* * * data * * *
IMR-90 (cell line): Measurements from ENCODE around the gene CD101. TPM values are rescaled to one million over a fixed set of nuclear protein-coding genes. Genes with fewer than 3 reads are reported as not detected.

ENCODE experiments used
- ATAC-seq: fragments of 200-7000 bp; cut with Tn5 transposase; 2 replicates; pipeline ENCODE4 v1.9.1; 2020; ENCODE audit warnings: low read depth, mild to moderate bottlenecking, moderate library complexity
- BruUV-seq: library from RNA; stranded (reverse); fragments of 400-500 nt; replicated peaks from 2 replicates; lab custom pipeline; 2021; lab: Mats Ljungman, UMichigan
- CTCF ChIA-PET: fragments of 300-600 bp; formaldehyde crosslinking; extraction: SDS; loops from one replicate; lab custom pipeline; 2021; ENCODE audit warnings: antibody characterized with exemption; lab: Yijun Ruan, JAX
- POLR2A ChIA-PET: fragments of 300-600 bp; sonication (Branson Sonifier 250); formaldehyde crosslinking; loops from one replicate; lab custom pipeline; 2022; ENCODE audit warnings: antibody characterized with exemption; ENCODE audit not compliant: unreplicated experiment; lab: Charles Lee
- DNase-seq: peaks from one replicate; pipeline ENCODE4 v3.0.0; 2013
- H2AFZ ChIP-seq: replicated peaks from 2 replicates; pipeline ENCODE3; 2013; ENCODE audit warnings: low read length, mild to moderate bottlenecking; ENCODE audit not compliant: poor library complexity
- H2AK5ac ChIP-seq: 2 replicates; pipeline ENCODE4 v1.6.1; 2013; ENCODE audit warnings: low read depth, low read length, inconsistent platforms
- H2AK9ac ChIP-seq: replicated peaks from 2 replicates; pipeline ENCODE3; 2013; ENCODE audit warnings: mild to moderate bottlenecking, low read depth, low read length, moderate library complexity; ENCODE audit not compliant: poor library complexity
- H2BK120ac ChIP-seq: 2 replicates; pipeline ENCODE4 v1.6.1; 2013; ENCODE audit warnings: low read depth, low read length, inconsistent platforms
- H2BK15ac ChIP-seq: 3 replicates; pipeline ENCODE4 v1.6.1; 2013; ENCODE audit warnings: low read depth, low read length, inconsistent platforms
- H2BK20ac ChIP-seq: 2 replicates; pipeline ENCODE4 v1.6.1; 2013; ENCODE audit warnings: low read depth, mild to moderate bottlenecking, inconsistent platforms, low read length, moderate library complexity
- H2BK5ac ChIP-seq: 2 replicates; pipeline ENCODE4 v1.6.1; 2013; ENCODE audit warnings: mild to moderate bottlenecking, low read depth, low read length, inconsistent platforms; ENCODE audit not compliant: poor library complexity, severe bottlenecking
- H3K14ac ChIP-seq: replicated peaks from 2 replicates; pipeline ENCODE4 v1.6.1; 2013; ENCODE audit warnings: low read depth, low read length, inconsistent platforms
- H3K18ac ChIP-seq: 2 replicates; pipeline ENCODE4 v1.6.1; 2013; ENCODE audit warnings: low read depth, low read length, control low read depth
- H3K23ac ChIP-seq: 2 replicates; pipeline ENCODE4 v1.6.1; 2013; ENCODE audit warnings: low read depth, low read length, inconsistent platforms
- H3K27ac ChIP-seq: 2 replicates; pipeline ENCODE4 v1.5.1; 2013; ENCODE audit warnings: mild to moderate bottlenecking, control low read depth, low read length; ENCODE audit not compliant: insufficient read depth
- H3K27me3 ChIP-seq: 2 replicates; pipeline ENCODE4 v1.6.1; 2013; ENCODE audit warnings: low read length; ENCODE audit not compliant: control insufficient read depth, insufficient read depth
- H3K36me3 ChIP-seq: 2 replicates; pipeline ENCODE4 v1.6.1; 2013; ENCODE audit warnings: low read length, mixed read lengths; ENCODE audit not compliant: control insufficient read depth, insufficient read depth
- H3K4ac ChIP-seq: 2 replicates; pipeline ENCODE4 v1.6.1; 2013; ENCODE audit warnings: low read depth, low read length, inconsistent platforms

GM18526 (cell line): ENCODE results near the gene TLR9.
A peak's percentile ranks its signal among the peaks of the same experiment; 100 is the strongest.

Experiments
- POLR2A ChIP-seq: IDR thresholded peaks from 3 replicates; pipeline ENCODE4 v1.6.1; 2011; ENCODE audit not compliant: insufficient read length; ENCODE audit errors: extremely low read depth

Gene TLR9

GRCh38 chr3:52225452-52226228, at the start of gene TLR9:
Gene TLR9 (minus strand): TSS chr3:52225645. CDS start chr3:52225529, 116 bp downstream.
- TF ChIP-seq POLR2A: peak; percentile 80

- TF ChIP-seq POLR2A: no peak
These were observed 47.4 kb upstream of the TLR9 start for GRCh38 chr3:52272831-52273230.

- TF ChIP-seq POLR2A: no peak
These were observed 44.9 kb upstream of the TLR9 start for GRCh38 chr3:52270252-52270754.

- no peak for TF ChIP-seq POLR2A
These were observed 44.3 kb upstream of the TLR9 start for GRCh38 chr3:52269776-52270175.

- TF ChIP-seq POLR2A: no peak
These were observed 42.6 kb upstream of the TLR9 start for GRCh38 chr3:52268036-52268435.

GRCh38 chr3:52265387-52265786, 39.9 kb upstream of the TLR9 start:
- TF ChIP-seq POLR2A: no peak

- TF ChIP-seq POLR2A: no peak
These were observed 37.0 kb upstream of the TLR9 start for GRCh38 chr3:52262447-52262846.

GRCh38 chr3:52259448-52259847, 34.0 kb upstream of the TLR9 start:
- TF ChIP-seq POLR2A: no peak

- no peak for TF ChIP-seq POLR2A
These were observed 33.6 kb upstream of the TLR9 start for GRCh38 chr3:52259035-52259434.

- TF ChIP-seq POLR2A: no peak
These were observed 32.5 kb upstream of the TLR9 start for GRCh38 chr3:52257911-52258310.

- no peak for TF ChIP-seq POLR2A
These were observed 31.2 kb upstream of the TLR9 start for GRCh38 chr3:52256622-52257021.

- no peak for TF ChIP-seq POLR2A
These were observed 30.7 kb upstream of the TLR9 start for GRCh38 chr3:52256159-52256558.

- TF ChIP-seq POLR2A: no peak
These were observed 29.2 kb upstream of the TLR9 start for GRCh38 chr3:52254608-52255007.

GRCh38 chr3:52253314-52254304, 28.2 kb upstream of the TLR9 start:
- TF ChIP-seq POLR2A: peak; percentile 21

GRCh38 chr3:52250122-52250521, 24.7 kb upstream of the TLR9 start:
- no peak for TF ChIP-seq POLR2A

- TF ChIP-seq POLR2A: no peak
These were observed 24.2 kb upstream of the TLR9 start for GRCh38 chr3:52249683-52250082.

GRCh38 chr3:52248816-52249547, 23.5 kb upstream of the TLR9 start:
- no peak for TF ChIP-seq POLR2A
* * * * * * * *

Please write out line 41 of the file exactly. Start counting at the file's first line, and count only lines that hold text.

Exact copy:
These were observed 37.0 kb upstream of the TLR9 start for GRCh38 chr3:52262447-52262846.